I sat down with a friend the other night on a lawn swing after working around the yard. We watched the sun fall behind the pine trees on this cool fall evening. The weather was barely warm enough for us to linger on happily swinging. The swing had two opposing benches and a small table for drinks. The model we were using was a type I see in northern Quebec more often. Instead of the overhead swinging mechanism, the benches sat on two rollers set on grooved rails under the swing.
There is something very calming and restful about rocking back and forth. Everybody loves to rock or swing. It just feels good. There on the swing in the twilight I forgot about any worries or cares and my mind fell into a restful mode as I rocked back and forth while sipping on a warm cup of tea.
We all have good memories of rocking and swinging as children. It is one of those things that we all experience during the first few years of our lives. For many it is a first memory. Most people I know can recall being rocked in their parent's arms as an infant. As toddlers and small children, many of us have memories of being picked up and rocked in bed.
I have great memories of being rocked in bed by my sisters when I was young. I must have been about four or five and too big to be placed in a baby crib. Lucky me as my sisters placed me on a bed, then sat down beside me rocked back and forth on the bedside which produced a rocking motion for me. The mattress slowly moved up and down and the rhythm of the creaking springs put me to sleep in a matter of minutes.
Years later, I baby sat for my sisters and their young families. I was a teenager and I had loads of energy to run after fast footed toddlers full of sugar. I had my turn at rocking my sisters children by sitting at the bedside but I also discovered that one of the best ways to calm a child was to walk them in my arms. Holding a crying infant close while walking quickly calms most upset babies in a short time.
I remember my mom using more traditional ways to calm a baby or small child. She tied two ropes to a wall, then draped a small blanket, sheet or towel in place to hold a baby or a toddler inside. The makeshift swing was quick to setup and the materials were on hand even in a tent out on the land.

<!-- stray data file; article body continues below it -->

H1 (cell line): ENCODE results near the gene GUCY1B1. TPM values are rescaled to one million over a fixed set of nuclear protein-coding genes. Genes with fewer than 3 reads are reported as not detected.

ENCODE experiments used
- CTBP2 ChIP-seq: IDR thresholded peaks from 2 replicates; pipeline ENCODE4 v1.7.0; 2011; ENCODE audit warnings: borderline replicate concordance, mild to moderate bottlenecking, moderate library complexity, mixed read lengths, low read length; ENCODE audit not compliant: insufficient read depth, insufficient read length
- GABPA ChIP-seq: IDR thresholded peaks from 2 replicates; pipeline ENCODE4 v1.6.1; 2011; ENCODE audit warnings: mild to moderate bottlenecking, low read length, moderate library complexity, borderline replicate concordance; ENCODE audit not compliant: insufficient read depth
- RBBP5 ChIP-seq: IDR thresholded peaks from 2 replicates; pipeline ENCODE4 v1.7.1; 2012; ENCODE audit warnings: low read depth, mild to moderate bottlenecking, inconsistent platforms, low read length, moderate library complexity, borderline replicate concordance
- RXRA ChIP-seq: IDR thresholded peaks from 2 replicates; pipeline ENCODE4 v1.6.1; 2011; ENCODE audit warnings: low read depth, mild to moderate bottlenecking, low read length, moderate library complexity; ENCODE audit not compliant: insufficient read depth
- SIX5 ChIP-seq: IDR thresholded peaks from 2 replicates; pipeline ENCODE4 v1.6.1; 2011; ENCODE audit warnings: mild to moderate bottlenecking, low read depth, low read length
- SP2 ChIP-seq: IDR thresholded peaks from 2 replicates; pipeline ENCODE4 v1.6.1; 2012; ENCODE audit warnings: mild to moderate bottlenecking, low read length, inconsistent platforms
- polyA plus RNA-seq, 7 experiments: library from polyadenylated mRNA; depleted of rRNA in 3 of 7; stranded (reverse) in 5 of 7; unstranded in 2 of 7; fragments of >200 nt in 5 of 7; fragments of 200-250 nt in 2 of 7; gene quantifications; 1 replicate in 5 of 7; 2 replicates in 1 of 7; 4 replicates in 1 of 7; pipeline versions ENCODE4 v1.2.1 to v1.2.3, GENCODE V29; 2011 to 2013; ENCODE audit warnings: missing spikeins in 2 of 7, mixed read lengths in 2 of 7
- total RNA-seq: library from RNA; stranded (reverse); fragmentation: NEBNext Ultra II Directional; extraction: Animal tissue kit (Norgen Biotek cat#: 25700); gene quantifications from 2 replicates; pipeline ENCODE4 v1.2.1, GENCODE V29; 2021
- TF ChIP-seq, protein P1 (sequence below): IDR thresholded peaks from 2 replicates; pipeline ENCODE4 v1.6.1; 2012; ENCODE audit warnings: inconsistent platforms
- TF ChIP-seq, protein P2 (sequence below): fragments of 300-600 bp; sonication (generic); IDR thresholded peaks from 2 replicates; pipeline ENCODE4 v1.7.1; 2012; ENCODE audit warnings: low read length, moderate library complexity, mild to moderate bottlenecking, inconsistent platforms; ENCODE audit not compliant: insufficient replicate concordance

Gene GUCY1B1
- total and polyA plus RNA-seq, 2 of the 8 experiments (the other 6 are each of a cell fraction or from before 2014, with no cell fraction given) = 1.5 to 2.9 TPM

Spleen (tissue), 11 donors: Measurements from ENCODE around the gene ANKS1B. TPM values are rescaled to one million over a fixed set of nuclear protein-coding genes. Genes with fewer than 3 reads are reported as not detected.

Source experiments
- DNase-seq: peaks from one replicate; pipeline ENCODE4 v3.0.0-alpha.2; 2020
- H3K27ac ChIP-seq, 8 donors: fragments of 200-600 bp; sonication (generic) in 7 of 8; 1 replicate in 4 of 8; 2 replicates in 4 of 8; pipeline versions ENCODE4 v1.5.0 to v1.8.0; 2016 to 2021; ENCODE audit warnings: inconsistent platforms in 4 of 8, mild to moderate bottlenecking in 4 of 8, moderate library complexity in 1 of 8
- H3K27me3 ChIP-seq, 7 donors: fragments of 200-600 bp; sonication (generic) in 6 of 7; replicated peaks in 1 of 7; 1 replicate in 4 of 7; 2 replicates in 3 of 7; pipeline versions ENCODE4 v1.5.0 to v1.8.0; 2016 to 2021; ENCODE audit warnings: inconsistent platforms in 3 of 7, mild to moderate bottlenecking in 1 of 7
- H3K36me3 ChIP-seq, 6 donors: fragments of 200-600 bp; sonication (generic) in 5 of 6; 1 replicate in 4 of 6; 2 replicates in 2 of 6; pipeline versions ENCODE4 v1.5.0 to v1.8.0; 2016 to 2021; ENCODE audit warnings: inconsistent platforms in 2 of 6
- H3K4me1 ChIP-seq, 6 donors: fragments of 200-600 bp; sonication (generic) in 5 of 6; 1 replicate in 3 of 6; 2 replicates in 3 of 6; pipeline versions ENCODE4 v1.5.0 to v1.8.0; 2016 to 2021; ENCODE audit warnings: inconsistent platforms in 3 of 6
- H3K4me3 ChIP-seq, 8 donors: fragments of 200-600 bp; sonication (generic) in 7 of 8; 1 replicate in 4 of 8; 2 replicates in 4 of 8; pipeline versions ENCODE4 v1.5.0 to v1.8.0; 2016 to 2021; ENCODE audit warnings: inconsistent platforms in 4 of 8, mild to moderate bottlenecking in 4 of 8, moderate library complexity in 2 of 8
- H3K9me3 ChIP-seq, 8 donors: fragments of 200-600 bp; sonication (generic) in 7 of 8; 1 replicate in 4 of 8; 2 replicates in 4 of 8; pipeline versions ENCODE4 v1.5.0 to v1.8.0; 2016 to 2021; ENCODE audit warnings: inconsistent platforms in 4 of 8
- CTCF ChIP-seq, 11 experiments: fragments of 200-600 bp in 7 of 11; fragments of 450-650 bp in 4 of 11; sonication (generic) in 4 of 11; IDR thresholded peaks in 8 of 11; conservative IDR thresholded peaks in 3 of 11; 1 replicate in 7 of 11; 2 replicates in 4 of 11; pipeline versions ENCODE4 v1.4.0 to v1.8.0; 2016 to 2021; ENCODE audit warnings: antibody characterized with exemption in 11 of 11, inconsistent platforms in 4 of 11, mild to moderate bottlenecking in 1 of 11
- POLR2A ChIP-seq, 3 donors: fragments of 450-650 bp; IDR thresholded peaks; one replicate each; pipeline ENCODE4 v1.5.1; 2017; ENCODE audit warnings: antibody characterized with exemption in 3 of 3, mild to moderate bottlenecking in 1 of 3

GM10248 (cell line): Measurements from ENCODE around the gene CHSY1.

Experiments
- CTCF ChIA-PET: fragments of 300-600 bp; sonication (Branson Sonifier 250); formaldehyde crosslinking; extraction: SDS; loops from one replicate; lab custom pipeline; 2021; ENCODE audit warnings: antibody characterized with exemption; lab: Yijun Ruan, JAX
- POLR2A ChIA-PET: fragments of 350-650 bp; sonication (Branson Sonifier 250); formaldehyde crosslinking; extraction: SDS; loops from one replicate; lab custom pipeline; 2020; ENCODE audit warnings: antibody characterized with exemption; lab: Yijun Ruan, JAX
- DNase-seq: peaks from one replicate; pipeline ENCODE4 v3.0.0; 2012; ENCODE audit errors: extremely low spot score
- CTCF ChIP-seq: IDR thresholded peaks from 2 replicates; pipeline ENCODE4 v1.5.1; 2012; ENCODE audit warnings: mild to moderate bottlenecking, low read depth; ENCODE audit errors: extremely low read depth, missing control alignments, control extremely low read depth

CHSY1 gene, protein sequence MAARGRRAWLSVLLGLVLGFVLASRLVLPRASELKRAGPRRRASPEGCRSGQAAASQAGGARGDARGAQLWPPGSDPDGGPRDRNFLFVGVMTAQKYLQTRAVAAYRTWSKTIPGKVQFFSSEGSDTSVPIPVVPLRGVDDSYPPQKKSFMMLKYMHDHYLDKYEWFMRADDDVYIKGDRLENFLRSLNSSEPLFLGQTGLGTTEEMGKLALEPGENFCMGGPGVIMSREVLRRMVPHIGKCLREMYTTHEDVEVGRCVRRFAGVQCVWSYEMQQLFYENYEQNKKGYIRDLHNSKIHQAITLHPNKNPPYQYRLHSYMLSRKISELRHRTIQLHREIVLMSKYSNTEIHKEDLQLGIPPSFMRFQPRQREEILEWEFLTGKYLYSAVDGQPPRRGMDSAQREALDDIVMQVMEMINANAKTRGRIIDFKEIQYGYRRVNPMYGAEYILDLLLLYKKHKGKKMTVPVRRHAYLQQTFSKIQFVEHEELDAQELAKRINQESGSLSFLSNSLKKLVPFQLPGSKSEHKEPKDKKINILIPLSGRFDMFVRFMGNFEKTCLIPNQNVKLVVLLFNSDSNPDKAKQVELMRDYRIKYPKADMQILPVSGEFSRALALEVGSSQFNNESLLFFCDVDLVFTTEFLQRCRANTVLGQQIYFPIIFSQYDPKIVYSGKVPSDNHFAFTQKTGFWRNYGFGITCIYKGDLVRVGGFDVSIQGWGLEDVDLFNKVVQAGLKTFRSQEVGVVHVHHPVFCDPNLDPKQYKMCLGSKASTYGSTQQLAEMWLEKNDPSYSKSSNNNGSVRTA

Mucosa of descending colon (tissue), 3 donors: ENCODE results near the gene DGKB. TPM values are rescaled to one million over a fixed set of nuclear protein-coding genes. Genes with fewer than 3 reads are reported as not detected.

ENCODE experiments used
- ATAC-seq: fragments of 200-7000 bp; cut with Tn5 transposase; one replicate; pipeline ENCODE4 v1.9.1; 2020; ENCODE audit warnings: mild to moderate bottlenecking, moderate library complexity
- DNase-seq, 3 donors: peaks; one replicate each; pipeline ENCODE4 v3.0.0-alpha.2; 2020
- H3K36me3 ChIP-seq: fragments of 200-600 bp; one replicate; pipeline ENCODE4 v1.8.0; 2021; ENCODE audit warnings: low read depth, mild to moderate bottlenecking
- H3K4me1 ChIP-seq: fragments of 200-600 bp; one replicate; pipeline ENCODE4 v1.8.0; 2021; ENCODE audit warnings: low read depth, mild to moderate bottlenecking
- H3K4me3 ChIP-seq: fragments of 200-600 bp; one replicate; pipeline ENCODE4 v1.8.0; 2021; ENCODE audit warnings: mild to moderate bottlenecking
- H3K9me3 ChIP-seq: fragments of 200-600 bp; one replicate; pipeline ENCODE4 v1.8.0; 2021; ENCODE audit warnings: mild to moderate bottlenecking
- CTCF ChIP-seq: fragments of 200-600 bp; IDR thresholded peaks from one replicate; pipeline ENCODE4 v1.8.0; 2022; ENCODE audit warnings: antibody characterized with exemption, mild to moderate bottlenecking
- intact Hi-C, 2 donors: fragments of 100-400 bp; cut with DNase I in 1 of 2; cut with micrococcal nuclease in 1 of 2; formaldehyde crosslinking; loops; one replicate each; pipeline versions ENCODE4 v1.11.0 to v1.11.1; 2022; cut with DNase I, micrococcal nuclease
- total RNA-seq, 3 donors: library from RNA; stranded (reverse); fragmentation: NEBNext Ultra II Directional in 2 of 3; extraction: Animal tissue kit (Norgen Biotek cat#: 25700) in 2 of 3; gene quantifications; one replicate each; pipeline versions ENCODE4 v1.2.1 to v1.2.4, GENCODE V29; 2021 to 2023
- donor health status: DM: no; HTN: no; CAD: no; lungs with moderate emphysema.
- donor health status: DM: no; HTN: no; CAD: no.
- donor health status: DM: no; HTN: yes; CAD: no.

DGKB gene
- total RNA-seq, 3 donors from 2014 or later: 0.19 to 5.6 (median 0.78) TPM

There always seemed to be babies in our family and I recall them being rocked to sleep in these makeshift swings in wigwams. Many babies in our family fell asleep tied into one of these swings under the shade of two trees. These instant swings were great for babies and gave mom a break as she could tend to other chores.
The most comforting setup for a sleeping baby was to wrap the child in a Waspooseeyan, a tradition wrap that enveloped a small infant in a tight bundle tied together in warm blankets and an outer layer of heavy cloth and animal hide. This ancient invention worked well to comfort the baby because it made the little one feel cozy, secure and comfortable. It was like falling asleep inside a big hug. It was even better if someone rocked the baby in the Waspooseeyan.
The traditional Tikinagun or cradleboard was also designed to calm a child by rocking. The Tikinagun was a broad flat board that was used to secure a baby. This board included a shoulder or breast strap so that an adult could carry the child in an easy to handle package. A safety hoop of bent wood extended past the child's head, so that in case the board fell, the baby would not be smothered or hurt. It was kind of like a roll cage. While the baby lay comfortably in the Tikinagun, the motion of walking and being handled by adults was enough to swing the tiny tot to sleep. The Tikinagun with a little baby in it always attracted attention. Family members, friends and neighbours were drawn to rock the baby in it at every chance.
I am very happy to have a swing back in my life and I intend to use it often. The inner child in me demands it.www.underthenorthernsky.com
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